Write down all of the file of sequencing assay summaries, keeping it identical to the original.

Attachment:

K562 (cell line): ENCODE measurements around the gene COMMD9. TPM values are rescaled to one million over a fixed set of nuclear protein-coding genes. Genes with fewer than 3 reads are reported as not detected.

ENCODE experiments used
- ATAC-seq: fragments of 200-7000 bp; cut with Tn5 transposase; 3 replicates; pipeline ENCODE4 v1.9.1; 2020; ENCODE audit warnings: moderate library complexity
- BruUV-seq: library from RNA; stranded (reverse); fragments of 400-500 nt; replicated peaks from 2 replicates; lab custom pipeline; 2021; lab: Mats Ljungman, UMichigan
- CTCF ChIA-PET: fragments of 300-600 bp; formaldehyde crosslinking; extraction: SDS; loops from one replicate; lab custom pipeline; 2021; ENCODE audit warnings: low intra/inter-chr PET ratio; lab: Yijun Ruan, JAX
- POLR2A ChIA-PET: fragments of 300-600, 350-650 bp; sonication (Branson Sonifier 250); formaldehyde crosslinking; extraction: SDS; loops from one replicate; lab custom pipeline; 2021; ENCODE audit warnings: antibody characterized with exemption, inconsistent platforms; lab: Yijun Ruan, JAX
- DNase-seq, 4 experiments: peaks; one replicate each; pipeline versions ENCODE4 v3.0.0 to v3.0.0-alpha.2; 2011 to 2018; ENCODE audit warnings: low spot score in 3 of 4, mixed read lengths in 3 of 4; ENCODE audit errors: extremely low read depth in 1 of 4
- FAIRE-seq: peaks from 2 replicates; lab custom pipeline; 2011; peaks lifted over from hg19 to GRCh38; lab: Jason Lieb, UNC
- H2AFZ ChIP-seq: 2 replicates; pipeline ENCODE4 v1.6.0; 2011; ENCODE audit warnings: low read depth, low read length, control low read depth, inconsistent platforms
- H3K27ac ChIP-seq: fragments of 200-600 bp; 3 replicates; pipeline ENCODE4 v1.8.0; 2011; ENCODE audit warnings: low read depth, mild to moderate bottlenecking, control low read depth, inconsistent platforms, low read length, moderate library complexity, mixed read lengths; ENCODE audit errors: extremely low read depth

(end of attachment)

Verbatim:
K562 (cell line): ENCODE measurements around the gene COMMD9. TPM values are rescaled to one million over a fixed set of nuclear protein-coding genes. Genes with fewer than 3 reads are reported as not detected.

ENCODE experiments used
- ATAC-seq: fragments of 200-7000 bp; cut with Tn5 transposase; 3 replicates; pipeline ENCODE4 v1.9.1; 2020; ENCODE audit warnings: moderate library complexity
- BruUV-seq: library from RNA; stranded (reverse); fragments of 400-500 nt; replicated peaks from 2 replicates; lab custom pipeline; 2021; lab: Mats Ljungman, UMichigan
- CTCF ChIA-PET: fragments of 300-600 bp; formaldehyde crosslinking; extraction: SDS; loops from one replicate; lab custom pipeline; 2021; ENCODE audit warnings: low intra/inter-chr PET ratio; lab: Yijun Ruan, JAX
- POLR2A ChIA-PET: fragments of 300-600, 350-650 bp; sonication (Branson Sonifier 250); formaldehyde crosslinking; extraction: SDS; loops from one replicate; lab custom pipeline; 2021; ENCODE audit warnings: antibody characterized with exemption, inconsistent platforms; lab: Yijun Ruan, JAX
- DNase-seq, 4 experiments: peaks; one replicate each; pipeline versions ENCODE4 v3.0.0 to v3.0.0-alpha.2; 2011 to 2018; ENCODE audit warnings: low spot score in 3 of 4, mixed read lengths in 3 of 4; ENCODE audit errors: extremely low read depth in 1 of 4
- FAIRE-seq: peaks from 2 replicates; lab custom pipeline; 2011; peaks lifted over from hg19 to GRCh38; lab: Jason Lieb, UNC
- H2AFZ ChIP-seq: 2 replicates; pipeline ENCODE4 v1.6.0; 2011; ENCODE audit warnings: low read depth, low read length, control low read depth, inconsistent platforms
- H3K27ac ChIP-seq: fragments of 200-600 bp; 3 replicates; pipeline ENCODE4 v1.8.0; 2011; ENCODE audit warnings: low read depth, mild to moderate bottlenecking, control low read depth, inconsistent platforms, low read length, moderate library complexity, mixed read lengths; ENCODE audit errors: extremely low read depth